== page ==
Singapore-based international ASX-listed property investment firm Aquaint Capital is in shopping mode and eyeing prospects in Perth, Brisbane, Sydney and Melbourne. And the current or potential green qualities of any property is at the top of its mind, chief executive Yang Po Tan told The Fifth Estate on Thursday.
Speaking by phone from Sydney, Ms Tan said the firm was looking for commercial office and retail properties in the $10 million to $100 million range, which it can then hold under management by the company’s new facilities management division, and also for residential development possibilities with a gross development value of between $300 million and $500 million.
“This price range puts us in a very good position,” Ms Tan said. “Out there you have a lot of big boys [who] won’t consider retail and commercial investments less than $100 million, and many smaller investors looking at up to $5 million, so being in the middle is a niche for us.”
The acquisition strategy will vary between cities. In Sydney and Melbourne Ms Tan is considering property on the outskirts of the cities due to high inner-city pricing.
“In Brisbane and Perth we are looking in the main city centres; the market in those cities is not very mature yet so assets in the centre are very affordable. Perth is going through a rise, and is a good place for growth, and the government is investing in infrastructure.”
In terms of the financial strategy, commercial and retail properties with existing tenants are the goal, to provide immediate and ongoing cashflow. For the residential opportunities, Ms Tan said the initial capital outlay was lower, but the capital uplift was bigger with rapid pre-sales covering development costs and producing income.
Adding to Australian staff
The firm listed on the Australian Stock Exchange last November and currently has one Australian employee based in Melbourne. Within the next 12 months, Ms Tan said she predicted that number to grow to between five and 10 Australian staff across the investment, development and FM divisions, with the FM services being provided both to Aquaint-held properties and for other property owners.
Aquaint already holds properties in London, Texas and Malaysia, and has a major multi-residential apartment project, Azea Botanica, under construction in Lucknow, India. Ms Tan said the company follows a horizontal investment strategy of acquiring assets across multiple sectors and countries, rather than taking a vertical one sector, one country approach.
The London properties are typical of the company’s approach to existing assets. For two blocks of apartments that were acquired as distressed assets during the immediate aftermath of the GFC, the immediate priority was to improve their sustainability.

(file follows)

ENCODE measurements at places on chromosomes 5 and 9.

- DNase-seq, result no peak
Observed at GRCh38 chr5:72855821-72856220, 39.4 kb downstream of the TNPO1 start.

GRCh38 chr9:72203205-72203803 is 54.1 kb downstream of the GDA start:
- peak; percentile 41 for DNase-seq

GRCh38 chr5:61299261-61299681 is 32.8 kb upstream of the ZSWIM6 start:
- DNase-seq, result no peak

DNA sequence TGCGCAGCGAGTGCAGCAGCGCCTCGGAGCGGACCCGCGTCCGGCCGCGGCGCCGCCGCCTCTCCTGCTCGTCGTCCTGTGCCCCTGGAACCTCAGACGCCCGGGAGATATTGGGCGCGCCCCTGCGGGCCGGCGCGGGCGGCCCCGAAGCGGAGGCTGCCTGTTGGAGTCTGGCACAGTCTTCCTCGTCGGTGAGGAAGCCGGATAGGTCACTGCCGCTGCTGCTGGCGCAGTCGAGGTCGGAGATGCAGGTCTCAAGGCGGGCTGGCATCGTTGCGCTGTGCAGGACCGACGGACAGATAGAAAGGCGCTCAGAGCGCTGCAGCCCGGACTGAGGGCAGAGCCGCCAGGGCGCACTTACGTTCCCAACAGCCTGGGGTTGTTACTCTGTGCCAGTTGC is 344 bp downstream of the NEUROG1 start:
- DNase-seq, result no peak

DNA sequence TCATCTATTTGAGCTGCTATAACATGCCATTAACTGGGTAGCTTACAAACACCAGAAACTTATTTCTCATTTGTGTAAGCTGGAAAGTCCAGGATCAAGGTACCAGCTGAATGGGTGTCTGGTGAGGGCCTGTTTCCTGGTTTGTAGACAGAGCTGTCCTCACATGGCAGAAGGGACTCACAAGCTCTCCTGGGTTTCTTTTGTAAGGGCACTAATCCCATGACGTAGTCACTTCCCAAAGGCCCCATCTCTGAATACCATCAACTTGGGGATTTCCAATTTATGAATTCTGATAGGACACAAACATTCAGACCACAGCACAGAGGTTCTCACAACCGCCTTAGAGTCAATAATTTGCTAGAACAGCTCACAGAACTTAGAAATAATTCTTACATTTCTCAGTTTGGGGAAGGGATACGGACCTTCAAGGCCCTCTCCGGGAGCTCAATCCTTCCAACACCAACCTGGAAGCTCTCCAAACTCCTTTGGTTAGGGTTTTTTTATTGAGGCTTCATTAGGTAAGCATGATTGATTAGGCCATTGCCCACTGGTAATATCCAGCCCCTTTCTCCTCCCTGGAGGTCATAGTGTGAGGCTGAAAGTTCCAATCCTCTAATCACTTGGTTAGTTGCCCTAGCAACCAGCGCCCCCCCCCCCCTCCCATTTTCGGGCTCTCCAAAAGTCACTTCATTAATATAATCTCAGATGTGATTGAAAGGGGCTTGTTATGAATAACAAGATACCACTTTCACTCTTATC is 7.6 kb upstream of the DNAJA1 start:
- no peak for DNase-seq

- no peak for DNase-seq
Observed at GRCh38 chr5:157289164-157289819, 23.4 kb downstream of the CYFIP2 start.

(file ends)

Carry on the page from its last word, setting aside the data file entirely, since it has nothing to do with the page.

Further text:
The blocks were heritage properties, which meant major changes such as installing solar power or making structural alterations were not economically feasible.
“We looked at what the small things were we could do instead,” Ms Tan said.
The blocks had aging and inefficient centralised heating and cooling, so this was taken out and replaced with energy efficient heating and airconditioning for each flat, and LED lighting was also installed across all the flats. Energy use monitoring systems were installed, including individual monitoring for each flat so residents could keep track of their own energy use, and a central system that alerts Aquaint to excessive energy use. The building management can then liaise with the occupant to rectify the cause.
“We find distressed assets and turn them around; we find them and refurbish them into green properties,” Ms Tan said.
“We find distressed assets and turn them around; we find them and refurbish them into green properties.”
The whole world is going through a green transition
“The whole world is going through a transition [to green property] so it is not so easy to find assets that are already green as there are not many. The whole green movement is just starting to take off.”
Ms Tan said that for her company, property investment is about creating an environment that benefits people. The firm’s architects are involved with the Singapore Green Building Council, and apply the principles of Greenmark, the Singapore equivalent of the Green Building Council of Australia’s Green Star.
Where the company is developing a project, such as one of its apartment projects in Malaysia, bigger initiatives are incorporated, such as no airconditioning at all in common areas and corridors, which Ms Tan said will require some getting used to on the part of occupants.